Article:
Saving Grace

Rob Gilley on the beauty of sharing the lineup with the fairer sex

| posted on October 03, 2012

More women in lineups could change the makeup of the entire surf industry.

Rob Gilley

Previously in denial about his photographic past, Rob Gilley now rummages through his trove of mediocrity.

Historically speaking, I think it’s a pretty open-and-shut case that Bethany Hamilton is the most inspirational surfer of the new millennium. What the indomitable Ms. Hamilton has been able to do in the wake of losing her arm is nothing short of heroic. That Bethany has been able to teach herself to paddle-out, duck-dive, surf, and compete on a world-class level without the use of an arm is nothing short of chicken-skin inducing. Mind-boggling. Tear welling.

Her feat is so great, in fact, that you could also argue by extension that Bethany Hamilton is the most influential surfer of the millennium. The mainstream coverage of her heroism and the popularity of Soul Surfer helped catalyze a palpable gender shift that is sending more and more young girls over a metaphoric and literal ledge. Lineups, more than ever, are becoming increasingly populated with the fairer sex.

And I, for one, welcome this shift with enthusiasm.

For years and years lineups have been the near-exclusive territory of males, and it’s always the same story: when a set of quality waves appear, alpha males bark, the pack gnash their teeth and the rest scramble for the carcass. A testosterone-filled petulance fills the air. Civility and graciousness fly out the window.

Introduce a female into the equation, however, and things can change in a hurry. Dominant males suddenly pause, and the pack, out of nowhere, becomes more polite. If you watch carefully, you can literally see some guys sit up on their boards and tilt their heads like a vapid Scooby-Doo, not quite sure what to think.

I’ve even noticed this at my local spot which is far from being a snake pit, but where the subtle rules of the male food chain still apply: We stake out our territory, eyeball our brethren with suspicion, streak for the horizon with the hope of arriving first at our prey, and then claim our property with a shout (it’s pretty weird now that I think about it). When a female paddles out, though, some of these guys suddenly become magnanimous gentlemen (“Please go ahead, I insist…No, no, I wouldn’t dream of it…It’s your turn…Be my guest…”).

And this courteousness is especially visible if the female happens to be our “local” striking Brazilian bodyboarder.

Most women and girls bring something more than beauty and a sociological/psychological shift to a lineup, however. They bring understanding. They bring grace. They bring joy.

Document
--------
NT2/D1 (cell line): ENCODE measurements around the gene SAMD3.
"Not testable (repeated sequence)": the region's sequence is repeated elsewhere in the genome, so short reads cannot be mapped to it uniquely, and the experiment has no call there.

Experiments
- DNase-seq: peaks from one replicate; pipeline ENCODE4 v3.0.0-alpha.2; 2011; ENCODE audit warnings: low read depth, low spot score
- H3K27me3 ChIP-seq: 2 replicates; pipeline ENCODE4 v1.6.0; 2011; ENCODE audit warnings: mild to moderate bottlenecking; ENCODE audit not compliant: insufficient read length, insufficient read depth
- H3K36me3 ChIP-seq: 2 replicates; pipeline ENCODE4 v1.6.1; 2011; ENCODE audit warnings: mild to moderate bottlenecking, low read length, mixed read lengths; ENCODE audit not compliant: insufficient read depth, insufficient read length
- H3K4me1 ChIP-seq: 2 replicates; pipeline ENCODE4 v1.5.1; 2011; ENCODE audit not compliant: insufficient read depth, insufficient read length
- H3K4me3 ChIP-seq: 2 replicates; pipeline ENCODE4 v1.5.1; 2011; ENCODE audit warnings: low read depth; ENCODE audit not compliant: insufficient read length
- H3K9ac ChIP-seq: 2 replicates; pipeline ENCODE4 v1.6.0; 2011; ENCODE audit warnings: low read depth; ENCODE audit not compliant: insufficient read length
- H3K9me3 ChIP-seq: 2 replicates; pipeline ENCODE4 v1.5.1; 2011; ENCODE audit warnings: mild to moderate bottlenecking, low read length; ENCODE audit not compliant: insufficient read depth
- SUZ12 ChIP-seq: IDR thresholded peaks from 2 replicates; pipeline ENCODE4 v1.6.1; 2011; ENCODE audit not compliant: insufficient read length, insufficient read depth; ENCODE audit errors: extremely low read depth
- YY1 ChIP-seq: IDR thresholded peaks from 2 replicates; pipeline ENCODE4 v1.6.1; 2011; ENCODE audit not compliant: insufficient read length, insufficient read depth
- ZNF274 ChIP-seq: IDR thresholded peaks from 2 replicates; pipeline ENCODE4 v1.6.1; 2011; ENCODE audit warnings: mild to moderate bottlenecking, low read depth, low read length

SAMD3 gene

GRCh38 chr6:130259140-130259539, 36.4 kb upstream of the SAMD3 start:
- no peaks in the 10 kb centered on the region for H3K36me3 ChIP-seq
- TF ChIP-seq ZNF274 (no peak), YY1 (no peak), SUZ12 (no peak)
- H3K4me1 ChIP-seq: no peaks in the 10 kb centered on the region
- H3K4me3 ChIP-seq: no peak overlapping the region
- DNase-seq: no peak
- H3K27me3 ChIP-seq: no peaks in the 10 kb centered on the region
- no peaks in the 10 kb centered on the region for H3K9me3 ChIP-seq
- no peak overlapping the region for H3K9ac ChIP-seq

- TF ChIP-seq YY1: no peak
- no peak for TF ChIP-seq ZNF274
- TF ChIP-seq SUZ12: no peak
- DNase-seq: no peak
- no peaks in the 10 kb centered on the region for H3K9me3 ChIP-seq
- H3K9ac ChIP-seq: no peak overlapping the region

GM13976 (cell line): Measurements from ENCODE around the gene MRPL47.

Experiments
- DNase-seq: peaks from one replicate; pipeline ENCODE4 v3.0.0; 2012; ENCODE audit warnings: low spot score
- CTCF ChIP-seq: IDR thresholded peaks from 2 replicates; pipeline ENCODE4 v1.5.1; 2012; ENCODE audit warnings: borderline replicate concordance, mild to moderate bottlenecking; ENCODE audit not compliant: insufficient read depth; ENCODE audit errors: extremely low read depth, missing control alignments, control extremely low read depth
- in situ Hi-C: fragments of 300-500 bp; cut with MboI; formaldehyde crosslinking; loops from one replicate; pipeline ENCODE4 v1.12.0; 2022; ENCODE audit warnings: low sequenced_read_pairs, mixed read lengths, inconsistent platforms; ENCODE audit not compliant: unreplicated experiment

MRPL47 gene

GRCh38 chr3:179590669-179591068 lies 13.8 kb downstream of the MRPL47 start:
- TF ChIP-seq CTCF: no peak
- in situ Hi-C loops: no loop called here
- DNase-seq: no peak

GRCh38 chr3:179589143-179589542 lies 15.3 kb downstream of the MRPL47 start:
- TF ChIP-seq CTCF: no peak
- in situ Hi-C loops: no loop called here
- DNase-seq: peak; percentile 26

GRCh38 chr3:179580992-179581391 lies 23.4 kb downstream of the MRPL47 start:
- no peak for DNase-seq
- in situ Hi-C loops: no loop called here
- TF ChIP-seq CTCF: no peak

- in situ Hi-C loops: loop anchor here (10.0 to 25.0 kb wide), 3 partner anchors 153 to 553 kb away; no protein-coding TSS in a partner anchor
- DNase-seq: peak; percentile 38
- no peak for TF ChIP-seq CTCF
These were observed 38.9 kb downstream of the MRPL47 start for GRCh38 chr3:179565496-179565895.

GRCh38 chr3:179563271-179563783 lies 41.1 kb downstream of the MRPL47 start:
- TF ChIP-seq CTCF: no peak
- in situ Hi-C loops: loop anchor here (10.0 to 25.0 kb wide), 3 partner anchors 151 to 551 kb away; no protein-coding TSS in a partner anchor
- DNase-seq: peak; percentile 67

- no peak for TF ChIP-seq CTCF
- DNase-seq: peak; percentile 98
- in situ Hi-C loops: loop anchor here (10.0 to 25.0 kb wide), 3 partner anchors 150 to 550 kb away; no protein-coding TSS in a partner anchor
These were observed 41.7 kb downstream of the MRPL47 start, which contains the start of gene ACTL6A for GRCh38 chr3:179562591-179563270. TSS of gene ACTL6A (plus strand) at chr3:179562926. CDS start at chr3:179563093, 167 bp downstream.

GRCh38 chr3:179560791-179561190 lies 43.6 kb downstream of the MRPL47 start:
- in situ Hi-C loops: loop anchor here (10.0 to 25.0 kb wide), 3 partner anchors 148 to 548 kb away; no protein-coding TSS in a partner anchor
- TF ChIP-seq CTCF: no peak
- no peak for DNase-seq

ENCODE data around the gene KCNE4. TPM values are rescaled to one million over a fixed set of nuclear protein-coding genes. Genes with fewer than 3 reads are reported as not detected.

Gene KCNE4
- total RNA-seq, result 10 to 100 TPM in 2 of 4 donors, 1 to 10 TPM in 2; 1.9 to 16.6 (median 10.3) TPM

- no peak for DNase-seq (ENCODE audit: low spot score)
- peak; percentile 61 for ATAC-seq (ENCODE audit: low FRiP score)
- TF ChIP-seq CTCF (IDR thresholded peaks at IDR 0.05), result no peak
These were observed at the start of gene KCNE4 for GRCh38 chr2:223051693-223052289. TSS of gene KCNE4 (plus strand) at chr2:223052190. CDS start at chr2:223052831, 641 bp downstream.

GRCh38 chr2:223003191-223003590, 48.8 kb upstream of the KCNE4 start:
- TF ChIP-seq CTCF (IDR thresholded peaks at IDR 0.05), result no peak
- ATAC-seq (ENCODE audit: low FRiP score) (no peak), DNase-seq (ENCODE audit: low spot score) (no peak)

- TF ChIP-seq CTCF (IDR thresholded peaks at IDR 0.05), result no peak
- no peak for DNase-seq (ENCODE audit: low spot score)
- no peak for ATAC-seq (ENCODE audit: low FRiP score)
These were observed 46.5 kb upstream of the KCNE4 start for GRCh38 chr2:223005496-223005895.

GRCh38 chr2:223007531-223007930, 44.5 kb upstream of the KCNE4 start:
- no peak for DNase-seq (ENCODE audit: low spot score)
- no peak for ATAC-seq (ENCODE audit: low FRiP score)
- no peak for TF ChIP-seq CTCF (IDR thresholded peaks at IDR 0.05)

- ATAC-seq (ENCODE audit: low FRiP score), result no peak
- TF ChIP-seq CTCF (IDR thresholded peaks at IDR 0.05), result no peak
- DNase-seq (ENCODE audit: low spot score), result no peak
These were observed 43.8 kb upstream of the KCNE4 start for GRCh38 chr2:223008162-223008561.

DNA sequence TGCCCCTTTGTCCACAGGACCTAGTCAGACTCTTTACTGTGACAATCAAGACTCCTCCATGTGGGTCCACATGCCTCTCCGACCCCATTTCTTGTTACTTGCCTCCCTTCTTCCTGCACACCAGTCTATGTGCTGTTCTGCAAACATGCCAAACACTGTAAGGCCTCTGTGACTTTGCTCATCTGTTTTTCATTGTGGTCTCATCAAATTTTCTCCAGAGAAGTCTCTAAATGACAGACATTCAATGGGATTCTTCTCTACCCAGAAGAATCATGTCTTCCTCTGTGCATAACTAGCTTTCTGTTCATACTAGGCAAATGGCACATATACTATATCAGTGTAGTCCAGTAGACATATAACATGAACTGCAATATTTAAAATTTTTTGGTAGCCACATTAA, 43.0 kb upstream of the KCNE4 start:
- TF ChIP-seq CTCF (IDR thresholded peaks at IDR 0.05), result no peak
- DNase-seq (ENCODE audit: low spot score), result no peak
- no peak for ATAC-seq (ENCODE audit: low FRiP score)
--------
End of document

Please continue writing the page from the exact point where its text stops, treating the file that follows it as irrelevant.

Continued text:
To a pack of posturing men they bring the rarest commodity of all: they bring smiles.

More than anything else, women seem to understand how great surfing is—what an incredible gift it is—and you can see it on their faces when they paddle out. You can hear it their speech, and you can see it in their camaraderie with each other. You could make a strong argument that more than men, women surfers seem to get it.

This recognition of the essence of surfing may lead to a more lucrative future for the entire surf industry as well. As large fashion and beauty product corporations inevitably sniff around the edges of the evergreen coolness and increased female attraction to the surfing lifestyle, it’s just a matter of time before some of them dive in headfirst. And just one of these woman-oriented fashion juggernauts has the ad dollars and sponsorship funds and marketing budgets to saturate the entire surf world like a hundred-year Kauaian rainstorm.

This potential capital downpour would be laced with irony because there are currently male surfers who grumble about some of the sponsorship salaries garnered by the top women pros, and the notion that women may hold the golden ticket after all would be, in more ways than one, poetic justice.

So the next time you paddle out when the surf is firing, I want you to think about trying to tackle the conditions without the use of one of your arms, and recognize the incredible accomplishments of Bethany Hamilton.

And if a girl happens to paddle out, I want you to think long and hard before you snake the living daylights out of her.